Is it worth using ANY of the presets? at DVinfo.net

Go Back   DV Info Net > Canon EOS / MXF / AVCHD / HDV / DV Camera Systems > Canon HDV and DV Camera Systems > Canon XH Series HDV Camcorders

Canon XH Series HDV Camcorders
Canon XH G1S / G1 (with SDI), Canon XH A1S / A1 (without SDI).


Reply
 
Thread Tools Search this Thread
Old August 5th, 2010, 07:55 PM   #1
Regular Crew
 
Join Date: Jan 2010
Location: Montreal, Canada
Posts: 104
Is it worth using ANY of the presets?

If I usually take the time to color correct in post, is there any point in using a preset? Should I just stick with the default factory settings?
Lately I've been using one of the "average film" presets I found on this forum, and really like the look, but I'm wondering if I would benefit more from trying to get that look in post. I do know how to do it, more or less, but the preset saves time.
Any thoughts?
__________________
Canon XH-A1, Sony Vegas Pro 8.0c, ProAm 12' Jib, Matthews M25 tripod, Rode NTG-1
http://ozvideoproductions.webs.com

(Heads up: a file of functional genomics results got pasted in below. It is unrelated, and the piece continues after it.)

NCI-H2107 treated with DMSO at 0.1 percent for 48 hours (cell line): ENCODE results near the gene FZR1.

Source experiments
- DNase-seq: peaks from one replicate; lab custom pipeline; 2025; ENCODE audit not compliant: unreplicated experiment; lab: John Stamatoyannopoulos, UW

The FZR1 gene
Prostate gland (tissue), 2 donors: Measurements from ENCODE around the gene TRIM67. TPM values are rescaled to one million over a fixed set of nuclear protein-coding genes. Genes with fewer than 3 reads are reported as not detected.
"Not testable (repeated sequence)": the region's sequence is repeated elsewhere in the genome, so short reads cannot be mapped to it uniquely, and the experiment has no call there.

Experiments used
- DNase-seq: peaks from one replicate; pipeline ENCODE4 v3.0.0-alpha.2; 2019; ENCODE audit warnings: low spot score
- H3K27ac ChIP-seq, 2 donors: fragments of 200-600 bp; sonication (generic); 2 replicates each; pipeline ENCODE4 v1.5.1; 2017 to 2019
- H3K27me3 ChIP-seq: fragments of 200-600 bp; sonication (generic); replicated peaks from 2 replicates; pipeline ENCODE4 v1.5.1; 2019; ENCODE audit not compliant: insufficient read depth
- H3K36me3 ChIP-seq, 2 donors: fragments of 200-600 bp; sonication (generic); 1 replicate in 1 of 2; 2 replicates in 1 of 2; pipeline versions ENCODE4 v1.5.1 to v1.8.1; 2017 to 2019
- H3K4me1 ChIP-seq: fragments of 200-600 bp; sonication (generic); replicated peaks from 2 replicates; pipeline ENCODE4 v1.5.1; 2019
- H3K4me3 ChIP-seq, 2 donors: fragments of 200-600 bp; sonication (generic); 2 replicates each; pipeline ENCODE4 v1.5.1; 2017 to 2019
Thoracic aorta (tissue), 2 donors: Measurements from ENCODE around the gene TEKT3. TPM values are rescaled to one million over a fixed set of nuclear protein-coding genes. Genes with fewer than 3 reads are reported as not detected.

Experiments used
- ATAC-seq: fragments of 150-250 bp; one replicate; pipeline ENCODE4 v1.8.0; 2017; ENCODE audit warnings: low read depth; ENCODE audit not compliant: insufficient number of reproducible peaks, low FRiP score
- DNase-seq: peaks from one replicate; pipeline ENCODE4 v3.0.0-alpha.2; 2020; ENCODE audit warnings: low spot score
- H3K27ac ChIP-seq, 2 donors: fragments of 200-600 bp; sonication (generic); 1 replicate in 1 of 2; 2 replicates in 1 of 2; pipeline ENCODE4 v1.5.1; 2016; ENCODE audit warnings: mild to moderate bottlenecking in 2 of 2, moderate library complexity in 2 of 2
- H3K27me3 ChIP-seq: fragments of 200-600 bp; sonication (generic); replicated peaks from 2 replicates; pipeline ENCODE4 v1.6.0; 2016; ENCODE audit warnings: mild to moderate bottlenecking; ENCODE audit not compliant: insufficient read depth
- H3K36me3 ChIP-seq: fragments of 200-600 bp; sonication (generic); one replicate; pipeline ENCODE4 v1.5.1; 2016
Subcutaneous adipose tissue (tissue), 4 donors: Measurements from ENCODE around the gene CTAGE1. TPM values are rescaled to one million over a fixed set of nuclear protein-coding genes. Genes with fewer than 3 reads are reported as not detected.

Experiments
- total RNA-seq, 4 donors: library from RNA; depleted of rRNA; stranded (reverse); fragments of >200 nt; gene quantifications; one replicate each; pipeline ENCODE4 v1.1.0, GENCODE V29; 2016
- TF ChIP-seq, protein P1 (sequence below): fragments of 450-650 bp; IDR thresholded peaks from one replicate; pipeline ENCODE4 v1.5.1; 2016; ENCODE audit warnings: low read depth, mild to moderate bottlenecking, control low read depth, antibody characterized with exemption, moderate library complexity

David Seguin is offline   Reply With Quote
Old August 6th, 2010, 06:09 PM   #2
Major Player
 
Join Date: Mar 2010
Location: Red Lodge, Montana
Posts: 889
Since nobody else is responding, my two cents' worth is that the presets (and especially downloadable presets) are a good reason to own an XHA1. My bias is that the less you have to do to an image in post, the better. It is better to get the initial recording as close to "right" as you can.

Some of this is personal bias or, if you prefer, a matter of personal preference and workflows. I work mainly with multi-cam events, and have often had to work to match my XHA1 footage with that from my other (mostly Sony) cams. So, the less color matching and correction that I have to do in post, the faster I can get a job done and the better I like it.